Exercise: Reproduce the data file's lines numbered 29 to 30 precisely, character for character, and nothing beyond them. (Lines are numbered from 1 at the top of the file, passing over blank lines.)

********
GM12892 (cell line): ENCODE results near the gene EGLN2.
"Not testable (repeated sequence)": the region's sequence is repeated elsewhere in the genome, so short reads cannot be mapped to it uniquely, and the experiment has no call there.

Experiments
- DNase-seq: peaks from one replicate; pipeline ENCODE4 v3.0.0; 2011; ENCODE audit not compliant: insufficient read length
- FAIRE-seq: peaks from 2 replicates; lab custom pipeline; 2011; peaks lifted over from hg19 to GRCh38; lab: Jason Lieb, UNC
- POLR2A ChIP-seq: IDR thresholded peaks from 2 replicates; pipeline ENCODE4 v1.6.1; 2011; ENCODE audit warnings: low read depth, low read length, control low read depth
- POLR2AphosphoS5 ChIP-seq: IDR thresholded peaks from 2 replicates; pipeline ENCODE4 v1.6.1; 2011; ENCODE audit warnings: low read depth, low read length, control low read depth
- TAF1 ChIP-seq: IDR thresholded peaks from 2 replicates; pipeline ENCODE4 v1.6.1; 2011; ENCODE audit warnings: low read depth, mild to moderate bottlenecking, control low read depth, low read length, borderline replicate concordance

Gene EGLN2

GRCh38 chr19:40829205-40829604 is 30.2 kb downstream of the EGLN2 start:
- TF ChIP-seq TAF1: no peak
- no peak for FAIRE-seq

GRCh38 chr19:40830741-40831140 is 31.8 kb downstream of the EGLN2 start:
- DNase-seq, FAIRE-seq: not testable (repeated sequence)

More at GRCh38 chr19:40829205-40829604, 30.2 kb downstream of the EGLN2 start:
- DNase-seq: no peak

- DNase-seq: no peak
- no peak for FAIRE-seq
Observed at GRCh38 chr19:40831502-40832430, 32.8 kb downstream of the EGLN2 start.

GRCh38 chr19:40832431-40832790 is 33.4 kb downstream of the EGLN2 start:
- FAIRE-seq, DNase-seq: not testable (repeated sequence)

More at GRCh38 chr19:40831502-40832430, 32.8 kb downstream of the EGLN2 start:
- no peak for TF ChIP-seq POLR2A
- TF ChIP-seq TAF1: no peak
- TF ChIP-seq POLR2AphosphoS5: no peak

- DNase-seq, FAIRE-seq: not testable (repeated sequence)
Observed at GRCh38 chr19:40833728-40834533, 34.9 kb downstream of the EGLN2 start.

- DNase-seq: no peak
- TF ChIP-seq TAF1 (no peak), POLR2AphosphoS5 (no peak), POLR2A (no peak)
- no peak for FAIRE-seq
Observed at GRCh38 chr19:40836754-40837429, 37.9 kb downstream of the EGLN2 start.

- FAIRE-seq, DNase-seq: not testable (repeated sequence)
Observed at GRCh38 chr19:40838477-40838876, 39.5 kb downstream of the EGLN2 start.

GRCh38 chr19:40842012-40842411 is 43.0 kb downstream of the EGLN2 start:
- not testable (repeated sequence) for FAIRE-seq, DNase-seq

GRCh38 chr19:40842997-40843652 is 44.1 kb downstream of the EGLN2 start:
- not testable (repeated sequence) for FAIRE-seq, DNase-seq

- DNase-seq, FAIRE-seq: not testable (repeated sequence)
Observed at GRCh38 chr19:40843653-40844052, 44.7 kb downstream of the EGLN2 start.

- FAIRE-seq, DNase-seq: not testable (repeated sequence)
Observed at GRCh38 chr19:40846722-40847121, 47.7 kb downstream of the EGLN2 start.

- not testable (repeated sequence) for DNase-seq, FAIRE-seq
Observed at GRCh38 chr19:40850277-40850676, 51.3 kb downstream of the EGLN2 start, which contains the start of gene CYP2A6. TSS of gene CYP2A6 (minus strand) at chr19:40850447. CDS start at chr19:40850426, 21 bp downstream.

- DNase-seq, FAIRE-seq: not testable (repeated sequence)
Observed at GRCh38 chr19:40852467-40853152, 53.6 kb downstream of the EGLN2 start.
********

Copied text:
- TF ChIP-seq TAF1 (no peak), POLR2AphosphoS5 (no peak), POLR2A (no peak)
- no peak for FAIRE-seq